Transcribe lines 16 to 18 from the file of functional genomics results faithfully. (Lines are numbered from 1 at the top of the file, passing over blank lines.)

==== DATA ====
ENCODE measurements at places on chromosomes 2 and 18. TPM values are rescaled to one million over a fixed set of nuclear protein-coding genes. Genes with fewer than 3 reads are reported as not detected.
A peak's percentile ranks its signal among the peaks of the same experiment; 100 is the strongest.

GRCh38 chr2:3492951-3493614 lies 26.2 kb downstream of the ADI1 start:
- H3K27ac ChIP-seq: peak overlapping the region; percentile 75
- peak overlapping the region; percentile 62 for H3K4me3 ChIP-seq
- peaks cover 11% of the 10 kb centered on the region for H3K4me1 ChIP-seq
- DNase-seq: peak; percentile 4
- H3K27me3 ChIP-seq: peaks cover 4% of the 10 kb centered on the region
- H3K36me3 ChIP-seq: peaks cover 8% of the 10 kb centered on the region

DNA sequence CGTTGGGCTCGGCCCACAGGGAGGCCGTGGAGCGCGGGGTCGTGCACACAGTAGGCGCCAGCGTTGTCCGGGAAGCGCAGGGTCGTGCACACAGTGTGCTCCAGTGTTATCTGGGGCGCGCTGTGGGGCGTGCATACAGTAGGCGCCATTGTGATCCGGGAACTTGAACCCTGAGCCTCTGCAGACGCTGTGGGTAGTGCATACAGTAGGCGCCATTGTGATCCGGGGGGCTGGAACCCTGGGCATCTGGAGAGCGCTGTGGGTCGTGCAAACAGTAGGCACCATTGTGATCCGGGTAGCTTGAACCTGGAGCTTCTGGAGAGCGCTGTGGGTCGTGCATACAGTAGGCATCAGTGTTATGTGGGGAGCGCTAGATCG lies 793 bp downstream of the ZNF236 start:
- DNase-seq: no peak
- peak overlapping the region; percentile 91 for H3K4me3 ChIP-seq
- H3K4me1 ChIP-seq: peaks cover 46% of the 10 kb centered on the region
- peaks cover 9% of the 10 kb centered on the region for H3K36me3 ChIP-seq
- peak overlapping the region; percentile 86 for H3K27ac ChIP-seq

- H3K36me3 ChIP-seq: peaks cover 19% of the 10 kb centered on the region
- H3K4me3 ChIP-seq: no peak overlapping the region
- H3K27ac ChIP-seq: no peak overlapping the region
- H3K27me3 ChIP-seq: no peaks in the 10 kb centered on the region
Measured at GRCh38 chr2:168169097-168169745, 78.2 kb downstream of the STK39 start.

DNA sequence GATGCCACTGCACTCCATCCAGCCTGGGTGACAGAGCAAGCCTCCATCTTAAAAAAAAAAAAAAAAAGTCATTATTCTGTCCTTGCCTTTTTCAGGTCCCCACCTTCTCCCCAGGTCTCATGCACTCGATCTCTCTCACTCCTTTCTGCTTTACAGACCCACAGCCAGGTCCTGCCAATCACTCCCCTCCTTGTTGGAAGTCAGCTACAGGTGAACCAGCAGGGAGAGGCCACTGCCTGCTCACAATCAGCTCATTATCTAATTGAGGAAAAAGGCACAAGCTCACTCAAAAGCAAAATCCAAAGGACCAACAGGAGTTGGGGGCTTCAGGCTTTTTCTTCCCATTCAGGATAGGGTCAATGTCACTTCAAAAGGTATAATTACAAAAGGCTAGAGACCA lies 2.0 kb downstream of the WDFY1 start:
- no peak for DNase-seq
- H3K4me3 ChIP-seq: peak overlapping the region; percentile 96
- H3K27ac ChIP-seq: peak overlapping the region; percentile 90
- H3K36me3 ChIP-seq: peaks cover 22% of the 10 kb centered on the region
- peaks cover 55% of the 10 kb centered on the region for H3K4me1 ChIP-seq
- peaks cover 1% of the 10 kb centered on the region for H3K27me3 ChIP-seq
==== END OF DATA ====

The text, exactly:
- H3K36me3 ChIP-seq: peaks cover 19% of the 10 kb centered on the region
- H3K4me3 ChIP-seq: no peak overlapping the region
- H3K27ac ChIP-seq: no peak overlapping the region